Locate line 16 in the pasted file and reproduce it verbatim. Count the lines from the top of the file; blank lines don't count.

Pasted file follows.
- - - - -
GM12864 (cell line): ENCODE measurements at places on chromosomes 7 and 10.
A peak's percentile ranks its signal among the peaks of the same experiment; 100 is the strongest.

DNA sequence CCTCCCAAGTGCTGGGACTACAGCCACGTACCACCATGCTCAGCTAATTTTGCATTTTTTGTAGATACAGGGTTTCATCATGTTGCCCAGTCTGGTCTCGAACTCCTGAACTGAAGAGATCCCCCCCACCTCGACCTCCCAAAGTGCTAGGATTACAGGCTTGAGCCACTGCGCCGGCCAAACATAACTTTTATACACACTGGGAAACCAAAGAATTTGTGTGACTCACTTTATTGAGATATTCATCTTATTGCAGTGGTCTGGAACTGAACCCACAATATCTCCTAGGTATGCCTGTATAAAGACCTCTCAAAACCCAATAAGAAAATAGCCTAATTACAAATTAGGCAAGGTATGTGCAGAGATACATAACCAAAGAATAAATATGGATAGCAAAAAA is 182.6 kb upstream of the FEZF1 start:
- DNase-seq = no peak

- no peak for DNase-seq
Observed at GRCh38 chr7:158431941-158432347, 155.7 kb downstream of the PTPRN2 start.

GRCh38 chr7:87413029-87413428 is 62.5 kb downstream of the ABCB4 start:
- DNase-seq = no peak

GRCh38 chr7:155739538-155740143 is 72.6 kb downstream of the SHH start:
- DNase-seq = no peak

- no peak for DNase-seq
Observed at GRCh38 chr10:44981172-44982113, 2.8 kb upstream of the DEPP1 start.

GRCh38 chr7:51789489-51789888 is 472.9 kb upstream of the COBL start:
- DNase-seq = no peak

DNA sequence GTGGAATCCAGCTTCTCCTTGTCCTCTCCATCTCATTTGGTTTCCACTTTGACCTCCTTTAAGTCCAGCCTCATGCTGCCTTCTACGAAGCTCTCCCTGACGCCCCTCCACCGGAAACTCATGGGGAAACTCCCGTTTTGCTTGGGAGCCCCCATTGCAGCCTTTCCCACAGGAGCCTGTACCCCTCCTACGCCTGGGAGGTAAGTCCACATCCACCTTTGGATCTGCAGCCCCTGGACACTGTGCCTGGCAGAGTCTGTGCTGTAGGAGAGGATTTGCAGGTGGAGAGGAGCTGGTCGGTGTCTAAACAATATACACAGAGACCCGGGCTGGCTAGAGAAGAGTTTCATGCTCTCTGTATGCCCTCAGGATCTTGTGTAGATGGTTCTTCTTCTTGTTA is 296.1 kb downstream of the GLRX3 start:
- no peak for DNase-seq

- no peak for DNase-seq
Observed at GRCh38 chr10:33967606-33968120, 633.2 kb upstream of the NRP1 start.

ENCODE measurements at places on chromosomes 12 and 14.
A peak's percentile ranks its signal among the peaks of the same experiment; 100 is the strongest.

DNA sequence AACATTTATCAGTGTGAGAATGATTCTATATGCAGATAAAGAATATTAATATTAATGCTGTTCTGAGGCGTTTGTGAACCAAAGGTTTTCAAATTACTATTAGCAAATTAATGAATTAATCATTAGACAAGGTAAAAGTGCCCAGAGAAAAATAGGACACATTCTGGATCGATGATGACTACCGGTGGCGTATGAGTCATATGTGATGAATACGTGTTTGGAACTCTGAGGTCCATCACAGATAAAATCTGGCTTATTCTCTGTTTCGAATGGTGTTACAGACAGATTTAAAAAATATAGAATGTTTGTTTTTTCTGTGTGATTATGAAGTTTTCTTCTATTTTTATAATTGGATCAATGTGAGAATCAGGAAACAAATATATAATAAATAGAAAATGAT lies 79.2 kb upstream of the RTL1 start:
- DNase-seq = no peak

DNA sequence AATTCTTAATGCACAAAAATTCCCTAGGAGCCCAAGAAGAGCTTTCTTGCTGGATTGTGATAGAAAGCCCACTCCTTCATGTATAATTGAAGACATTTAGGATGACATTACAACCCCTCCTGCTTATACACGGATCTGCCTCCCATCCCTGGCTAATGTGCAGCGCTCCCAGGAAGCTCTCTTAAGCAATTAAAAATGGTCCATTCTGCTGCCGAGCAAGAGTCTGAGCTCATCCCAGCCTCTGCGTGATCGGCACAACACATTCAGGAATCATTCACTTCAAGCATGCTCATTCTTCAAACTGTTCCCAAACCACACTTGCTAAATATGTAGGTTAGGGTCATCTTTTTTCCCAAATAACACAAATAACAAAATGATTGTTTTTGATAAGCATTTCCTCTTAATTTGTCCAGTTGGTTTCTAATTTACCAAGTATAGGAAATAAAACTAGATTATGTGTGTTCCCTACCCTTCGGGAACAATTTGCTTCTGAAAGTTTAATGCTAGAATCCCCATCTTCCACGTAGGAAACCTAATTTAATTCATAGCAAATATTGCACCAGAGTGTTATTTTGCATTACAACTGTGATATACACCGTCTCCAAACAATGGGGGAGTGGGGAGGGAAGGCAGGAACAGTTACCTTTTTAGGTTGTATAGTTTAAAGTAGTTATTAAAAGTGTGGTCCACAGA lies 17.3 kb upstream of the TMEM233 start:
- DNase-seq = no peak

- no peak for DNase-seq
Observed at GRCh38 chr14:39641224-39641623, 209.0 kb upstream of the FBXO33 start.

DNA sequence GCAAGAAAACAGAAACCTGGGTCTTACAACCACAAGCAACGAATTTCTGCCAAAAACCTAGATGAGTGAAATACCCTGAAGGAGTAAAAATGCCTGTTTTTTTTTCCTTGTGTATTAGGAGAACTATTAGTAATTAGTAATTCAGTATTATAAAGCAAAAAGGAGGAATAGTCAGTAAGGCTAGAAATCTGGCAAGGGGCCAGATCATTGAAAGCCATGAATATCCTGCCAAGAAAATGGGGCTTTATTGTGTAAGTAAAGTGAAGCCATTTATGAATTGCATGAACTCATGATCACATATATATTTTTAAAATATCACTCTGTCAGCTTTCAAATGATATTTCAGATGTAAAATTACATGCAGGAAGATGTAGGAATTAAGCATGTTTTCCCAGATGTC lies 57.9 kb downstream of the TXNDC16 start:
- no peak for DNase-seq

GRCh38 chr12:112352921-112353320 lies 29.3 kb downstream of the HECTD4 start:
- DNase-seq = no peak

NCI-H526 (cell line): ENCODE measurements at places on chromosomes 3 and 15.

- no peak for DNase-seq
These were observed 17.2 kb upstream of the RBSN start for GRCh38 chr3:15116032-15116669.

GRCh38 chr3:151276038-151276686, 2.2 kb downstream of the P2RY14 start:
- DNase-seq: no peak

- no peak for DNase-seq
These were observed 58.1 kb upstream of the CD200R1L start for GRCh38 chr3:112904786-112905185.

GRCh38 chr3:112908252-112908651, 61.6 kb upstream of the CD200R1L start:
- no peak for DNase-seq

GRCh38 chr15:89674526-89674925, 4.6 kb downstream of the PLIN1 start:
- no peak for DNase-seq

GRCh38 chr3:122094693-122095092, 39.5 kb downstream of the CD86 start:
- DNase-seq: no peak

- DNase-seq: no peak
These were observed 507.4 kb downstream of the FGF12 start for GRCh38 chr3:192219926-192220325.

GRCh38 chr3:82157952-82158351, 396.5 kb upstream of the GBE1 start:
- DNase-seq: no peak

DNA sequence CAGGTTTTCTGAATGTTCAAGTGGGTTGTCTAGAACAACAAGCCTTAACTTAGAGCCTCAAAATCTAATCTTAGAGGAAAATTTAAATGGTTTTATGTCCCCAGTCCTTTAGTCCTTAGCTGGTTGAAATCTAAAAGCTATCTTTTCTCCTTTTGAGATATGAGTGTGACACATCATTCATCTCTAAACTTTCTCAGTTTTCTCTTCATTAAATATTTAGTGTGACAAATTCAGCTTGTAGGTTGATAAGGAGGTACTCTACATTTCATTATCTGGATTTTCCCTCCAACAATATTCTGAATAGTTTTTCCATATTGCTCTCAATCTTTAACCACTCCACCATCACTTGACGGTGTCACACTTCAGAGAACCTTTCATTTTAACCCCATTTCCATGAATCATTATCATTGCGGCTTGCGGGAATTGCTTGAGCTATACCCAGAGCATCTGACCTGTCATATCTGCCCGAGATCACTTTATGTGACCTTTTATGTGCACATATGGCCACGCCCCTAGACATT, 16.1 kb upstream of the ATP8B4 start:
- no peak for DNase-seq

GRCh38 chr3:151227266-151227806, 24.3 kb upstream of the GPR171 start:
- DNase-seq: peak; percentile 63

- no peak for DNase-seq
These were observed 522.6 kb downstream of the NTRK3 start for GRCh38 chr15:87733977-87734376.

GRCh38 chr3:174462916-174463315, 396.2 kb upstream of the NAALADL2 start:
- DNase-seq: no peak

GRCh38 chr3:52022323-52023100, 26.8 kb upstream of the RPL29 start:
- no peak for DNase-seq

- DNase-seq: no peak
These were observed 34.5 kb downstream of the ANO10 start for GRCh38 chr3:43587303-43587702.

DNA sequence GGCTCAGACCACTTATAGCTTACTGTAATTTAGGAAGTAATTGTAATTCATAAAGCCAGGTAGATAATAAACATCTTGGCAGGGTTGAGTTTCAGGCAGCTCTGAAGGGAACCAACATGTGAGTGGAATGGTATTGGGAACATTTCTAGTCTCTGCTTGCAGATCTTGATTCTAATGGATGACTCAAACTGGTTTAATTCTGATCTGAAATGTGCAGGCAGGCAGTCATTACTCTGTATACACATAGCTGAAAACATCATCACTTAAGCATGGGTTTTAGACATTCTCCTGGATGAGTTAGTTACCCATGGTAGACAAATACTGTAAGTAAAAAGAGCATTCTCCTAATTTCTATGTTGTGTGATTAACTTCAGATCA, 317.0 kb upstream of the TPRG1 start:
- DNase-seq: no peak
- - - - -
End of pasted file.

- no peak for DNase-seq